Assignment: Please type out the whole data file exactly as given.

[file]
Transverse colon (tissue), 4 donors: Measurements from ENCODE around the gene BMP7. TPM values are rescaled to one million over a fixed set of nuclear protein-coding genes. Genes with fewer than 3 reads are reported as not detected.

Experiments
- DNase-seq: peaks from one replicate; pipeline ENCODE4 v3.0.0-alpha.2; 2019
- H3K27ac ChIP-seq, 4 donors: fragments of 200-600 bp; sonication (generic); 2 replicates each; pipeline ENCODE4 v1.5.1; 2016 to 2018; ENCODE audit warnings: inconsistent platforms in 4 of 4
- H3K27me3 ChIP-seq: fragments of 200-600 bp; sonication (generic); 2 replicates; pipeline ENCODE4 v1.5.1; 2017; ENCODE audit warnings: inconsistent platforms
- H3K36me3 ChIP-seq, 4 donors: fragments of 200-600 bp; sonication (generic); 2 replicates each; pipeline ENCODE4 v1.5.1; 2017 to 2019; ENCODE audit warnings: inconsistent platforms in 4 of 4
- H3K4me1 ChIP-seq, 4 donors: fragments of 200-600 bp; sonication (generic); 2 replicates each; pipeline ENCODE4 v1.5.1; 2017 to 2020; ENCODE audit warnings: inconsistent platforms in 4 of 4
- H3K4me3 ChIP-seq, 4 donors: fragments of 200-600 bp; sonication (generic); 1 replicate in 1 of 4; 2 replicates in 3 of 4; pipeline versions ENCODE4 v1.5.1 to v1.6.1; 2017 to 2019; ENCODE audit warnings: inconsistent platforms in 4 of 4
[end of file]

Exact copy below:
Transverse colon (tissue), 4 donors: Measurements from ENCODE around the gene BMP7. TPM values are rescaled to one million over a fixed set of nuclear protein-coding genes. Genes with fewer than 3 reads are reported as not detected.

Experiments
- DNase-seq: peaks from one replicate; pipeline ENCODE4 v3.0.0-alpha.2; 2019
- H3K27ac ChIP-seq, 4 donors: fragments of 200-600 bp; sonication (generic); 2 replicates each; pipeline ENCODE4 v1.5.1; 2016 to 2018; ENCODE audit warnings: inconsistent platforms in 4 of 4
- H3K27me3 ChIP-seq: fragments of 200-600 bp; sonication (generic); 2 replicates; pipeline ENCODE4 v1.5.1; 2017; ENCODE audit warnings: inconsistent platforms
- H3K36me3 ChIP-seq, 4 donors: fragments of 200-600 bp; sonication (generic); 2 replicates each; pipeline ENCODE4 v1.5.1; 2017 to 2019; ENCODE audit warnings: inconsistent platforms in 4 of 4
- H3K4me1 ChIP-seq, 4 donors: fragments of 200-600 bp; sonication (generic); 2 replicates each; pipeline ENCODE4 v1.5.1; 2017 to 2020; ENCODE audit warnings: inconsistent platforms in 4 of 4
- H3K4me3 ChIP-seq, 4 donors: fragments of 200-600 bp; sonication (generic); 1 replicate in 1 of 4; 2 replicates in 3 of 4; pipeline versions ENCODE4 v1.5.1 to v1.6.1; 2017 to 2019; ENCODE audit warnings: inconsistent platforms in 4 of 4